A deputy defense secretary tells Congress that the administration is indeed considering giving Moscow sensitive Aegis ballistic missile defense data. We’ve gone from “trust but verify” to “appease and surrender.”
Brad Roberts testified before a House Armed Services subcommittee Tuesday that the Obama administration was actively considering giving Moscow classified missile defense data to allay Russian concerns about the capabilities and intent of our proposed ballistic missile defense system based in Europe to guard against missiles launched from Iran.
Roberts testified that the administration believes “cooperation could be well-served by some limited sharing of classified information of a certain kind if the proper rules were in place to do that.” The Bush administration also sought cooperation on missile defense, he noted.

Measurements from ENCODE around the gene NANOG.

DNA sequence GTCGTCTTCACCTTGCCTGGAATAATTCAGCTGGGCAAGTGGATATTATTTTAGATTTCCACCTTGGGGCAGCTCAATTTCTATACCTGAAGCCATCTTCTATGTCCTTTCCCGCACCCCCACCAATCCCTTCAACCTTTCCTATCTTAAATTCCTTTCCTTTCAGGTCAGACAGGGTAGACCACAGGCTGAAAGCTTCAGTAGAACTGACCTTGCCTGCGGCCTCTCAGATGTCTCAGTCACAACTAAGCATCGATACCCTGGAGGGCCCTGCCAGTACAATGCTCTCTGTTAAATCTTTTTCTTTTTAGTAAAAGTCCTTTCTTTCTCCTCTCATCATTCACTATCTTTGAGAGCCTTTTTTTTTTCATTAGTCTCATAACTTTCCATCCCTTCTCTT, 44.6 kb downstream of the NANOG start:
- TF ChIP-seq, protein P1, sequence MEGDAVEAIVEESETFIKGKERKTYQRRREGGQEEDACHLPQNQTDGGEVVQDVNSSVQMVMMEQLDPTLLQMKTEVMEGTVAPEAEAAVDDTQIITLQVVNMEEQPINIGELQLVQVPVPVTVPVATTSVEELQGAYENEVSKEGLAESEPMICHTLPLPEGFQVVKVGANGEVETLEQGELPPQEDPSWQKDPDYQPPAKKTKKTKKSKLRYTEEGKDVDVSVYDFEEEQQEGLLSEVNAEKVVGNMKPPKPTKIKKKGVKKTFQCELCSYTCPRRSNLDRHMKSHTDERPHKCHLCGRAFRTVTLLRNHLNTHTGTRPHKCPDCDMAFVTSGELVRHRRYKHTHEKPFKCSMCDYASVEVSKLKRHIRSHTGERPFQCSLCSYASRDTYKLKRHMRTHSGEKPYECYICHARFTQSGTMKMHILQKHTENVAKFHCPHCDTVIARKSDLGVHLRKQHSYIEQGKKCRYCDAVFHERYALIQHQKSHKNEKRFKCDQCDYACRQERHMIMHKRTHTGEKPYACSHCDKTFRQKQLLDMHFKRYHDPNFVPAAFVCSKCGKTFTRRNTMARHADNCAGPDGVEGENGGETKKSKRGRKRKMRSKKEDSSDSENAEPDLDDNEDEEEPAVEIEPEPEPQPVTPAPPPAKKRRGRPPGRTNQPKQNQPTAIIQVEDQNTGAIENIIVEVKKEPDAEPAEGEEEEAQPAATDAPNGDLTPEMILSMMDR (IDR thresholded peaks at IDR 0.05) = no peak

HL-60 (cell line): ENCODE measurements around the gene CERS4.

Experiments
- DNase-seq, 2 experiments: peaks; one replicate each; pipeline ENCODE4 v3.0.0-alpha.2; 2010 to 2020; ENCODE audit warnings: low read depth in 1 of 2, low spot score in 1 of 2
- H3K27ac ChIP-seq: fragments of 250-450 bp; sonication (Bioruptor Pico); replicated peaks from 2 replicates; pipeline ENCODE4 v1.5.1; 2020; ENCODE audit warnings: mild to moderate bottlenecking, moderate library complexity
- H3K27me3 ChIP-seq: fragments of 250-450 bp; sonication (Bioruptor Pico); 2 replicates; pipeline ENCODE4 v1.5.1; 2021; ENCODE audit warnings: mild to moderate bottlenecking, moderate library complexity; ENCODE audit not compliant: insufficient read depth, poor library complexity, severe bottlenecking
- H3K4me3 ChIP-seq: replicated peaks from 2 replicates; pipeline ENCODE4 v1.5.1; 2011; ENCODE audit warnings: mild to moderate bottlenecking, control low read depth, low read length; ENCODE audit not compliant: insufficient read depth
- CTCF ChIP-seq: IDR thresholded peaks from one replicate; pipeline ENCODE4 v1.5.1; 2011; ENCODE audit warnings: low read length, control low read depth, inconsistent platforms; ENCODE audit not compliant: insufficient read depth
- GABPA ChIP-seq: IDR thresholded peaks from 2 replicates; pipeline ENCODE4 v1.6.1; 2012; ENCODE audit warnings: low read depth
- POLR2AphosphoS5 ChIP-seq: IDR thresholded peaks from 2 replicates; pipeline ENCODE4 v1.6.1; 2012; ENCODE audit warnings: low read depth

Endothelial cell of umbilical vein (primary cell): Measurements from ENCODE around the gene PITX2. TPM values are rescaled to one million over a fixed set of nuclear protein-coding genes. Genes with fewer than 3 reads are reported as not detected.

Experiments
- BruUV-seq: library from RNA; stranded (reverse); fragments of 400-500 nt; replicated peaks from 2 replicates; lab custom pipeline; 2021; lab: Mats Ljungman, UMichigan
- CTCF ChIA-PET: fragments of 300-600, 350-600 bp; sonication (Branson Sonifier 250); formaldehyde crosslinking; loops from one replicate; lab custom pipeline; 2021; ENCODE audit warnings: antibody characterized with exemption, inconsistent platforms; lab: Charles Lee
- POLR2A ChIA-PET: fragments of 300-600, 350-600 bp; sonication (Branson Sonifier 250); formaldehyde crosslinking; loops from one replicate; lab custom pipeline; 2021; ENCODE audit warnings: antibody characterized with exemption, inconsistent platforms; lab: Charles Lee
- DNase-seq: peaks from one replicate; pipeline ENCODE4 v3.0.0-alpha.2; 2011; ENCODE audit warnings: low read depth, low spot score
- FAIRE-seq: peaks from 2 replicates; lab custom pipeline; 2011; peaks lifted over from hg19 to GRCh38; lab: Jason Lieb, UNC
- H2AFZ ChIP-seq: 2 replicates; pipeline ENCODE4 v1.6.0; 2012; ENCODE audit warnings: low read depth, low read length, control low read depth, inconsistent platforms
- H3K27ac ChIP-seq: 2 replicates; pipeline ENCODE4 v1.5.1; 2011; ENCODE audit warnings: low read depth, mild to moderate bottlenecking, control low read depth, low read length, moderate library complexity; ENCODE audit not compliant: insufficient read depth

The only thing President George W. Bush wanted to share with the Russians was a heads-up on our plans to deploy long-range, ground-based interceptors, such as those deployed in California and Alaska, in Poland as well as missile defense radar in the Czech Republic.
He certainly wasn’t offering them data such as the burnout velocity of Raytheon Co.’s Standard Missile-3 interceptors, the centerpiece of our Aegis ballistic missile defense system.